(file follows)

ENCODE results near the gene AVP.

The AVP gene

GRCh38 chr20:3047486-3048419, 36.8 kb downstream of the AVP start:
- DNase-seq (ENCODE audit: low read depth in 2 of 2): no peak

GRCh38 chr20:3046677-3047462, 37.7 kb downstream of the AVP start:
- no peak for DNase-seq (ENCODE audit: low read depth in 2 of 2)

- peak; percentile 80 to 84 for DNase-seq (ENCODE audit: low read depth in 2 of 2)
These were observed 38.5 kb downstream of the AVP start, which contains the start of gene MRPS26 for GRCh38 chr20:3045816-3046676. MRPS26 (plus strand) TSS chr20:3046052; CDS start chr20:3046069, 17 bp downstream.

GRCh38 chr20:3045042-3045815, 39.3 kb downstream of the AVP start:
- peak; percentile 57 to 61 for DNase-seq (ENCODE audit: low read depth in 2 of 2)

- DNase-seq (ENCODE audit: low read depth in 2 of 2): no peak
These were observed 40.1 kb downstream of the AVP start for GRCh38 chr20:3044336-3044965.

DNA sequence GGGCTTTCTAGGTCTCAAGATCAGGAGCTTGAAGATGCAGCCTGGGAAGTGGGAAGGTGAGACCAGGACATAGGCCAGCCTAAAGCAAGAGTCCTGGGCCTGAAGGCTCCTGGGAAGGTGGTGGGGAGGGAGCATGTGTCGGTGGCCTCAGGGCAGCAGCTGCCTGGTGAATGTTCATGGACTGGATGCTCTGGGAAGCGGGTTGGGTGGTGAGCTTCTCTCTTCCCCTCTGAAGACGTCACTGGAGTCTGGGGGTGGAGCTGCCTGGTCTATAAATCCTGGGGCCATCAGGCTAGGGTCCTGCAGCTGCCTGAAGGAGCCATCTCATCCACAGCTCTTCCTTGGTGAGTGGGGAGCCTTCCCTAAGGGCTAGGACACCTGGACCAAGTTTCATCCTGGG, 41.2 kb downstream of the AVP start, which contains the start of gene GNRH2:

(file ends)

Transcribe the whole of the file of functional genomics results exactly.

ENCODE results near the gene AVP.

The AVP gene

GRCh38 chr20:3047486-3048419, 36.8 kb downstream of the AVP start:
- DNase-seq (ENCODE audit: low read depth in 2 of 2): no peak

GRCh38 chr20:3046677-3047462, 37.7 kb downstream of the AVP start:
- no peak for DNase-seq (ENCODE audit: low read depth in 2 of 2)

- peak; percentile 80 to 84 for DNase-seq (ENCODE audit: low read depth in 2 of 2)
These were observed 38.5 kb downstream of the AVP start, which contains the start of gene MRPS26 for GRCh38 chr20:3045816-3046676. MRPS26 (plus strand) TSS chr20:3046052; CDS start chr20:3046069, 17 bp downstream.

GRCh38 chr20:3045042-3045815, 39.3 kb downstream of the AVP start:
- peak; percentile 57 to 61 for DNase-seq (ENCODE audit: low read depth in 2 of 2)

- DNase-seq (ENCODE audit: low read depth in 2 of 2): no peak
These were observed 40.1 kb downstream of the AVP start for GRCh38 chr20:3044336-3044965.

DNA sequence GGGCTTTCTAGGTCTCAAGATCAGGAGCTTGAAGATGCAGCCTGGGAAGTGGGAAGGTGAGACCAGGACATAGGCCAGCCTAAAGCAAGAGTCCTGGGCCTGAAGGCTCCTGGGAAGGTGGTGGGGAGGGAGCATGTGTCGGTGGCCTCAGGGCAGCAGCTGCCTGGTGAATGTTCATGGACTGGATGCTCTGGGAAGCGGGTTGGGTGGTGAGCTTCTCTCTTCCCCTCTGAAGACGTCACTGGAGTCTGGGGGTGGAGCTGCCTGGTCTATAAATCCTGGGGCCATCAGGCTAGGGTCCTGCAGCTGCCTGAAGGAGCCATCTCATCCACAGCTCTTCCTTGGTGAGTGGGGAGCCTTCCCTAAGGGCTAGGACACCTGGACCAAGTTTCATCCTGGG, 41.2 kb downstream of the AVP start, which contains the start of gene GNRH2: